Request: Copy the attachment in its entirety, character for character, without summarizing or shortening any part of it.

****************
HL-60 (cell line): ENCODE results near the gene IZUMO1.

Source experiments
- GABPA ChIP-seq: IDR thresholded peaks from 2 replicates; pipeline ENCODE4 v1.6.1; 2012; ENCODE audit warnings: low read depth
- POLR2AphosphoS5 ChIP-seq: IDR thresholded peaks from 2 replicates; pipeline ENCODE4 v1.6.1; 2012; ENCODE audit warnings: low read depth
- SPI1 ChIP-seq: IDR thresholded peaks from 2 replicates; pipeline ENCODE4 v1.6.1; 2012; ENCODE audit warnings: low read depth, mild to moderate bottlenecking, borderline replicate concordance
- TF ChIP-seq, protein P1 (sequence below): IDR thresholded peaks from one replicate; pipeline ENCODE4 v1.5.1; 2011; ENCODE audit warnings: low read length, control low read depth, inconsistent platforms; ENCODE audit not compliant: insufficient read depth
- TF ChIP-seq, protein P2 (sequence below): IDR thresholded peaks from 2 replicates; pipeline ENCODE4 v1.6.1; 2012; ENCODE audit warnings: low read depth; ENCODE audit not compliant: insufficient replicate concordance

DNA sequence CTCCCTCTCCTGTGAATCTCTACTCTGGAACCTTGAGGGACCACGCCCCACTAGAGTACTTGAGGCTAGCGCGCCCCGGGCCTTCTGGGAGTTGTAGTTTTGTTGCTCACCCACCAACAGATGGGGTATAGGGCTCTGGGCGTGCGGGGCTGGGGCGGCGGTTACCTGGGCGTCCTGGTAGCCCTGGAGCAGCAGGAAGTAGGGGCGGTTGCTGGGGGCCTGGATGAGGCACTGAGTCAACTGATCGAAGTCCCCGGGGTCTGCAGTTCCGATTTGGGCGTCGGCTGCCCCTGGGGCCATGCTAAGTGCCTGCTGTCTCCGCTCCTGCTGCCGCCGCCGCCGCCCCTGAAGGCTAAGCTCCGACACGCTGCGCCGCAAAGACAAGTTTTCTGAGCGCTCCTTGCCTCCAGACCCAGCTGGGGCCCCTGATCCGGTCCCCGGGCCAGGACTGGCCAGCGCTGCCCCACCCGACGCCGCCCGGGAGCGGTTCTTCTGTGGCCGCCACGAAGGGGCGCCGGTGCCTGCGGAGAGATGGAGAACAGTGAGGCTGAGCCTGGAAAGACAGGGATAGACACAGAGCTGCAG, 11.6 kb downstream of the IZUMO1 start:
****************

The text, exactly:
HL-60 (cell line): ENCODE results near the gene IZUMO1.

Source experiments
- GABPA ChIP-seq: IDR thresholded peaks from 2 replicates; pipeline ENCODE4 v1.6.1; 2012; ENCODE audit warnings: low read depth
- POLR2AphosphoS5 ChIP-seq: IDR thresholded peaks from 2 replicates; pipeline ENCODE4 v1.6.1; 2012; ENCODE audit warnings: low read depth
- SPI1 ChIP-seq: IDR thresholded peaks from 2 replicates; pipeline ENCODE4 v1.6.1; 2012; ENCODE audit warnings: low read depth, mild to moderate bottlenecking, borderline replicate concordance
- TF ChIP-seq, protein P1 (sequence below): IDR thresholded peaks from one replicate; pipeline ENCODE4 v1.5.1; 2011; ENCODE audit warnings: low read length, control low read depth, inconsistent platforms; ENCODE audit not compliant: insufficient read depth
- TF ChIP-seq, protein P2 (sequence below): IDR thresholded peaks from 2 replicates; pipeline ENCODE4 v1.6.1; 2012; ENCODE audit warnings: low read depth; ENCODE audit not compliant: insufficient replicate concordance

DNA sequence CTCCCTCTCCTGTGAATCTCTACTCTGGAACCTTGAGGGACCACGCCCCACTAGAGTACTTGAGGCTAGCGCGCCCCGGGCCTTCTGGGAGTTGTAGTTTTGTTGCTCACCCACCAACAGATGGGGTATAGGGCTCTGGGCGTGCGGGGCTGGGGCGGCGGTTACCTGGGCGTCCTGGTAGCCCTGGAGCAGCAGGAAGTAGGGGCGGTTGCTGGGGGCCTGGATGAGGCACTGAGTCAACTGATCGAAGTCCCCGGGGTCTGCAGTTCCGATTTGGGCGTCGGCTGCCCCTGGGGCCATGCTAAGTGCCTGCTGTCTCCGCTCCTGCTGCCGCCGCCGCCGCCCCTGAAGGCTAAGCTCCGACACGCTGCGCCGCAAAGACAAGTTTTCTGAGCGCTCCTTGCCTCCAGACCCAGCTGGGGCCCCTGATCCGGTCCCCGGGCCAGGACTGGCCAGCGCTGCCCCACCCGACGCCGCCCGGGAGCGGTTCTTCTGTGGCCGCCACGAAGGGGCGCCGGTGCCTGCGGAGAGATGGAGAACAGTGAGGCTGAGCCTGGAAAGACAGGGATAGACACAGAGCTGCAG, 11.6 kb downstream of the IZUMO1 start: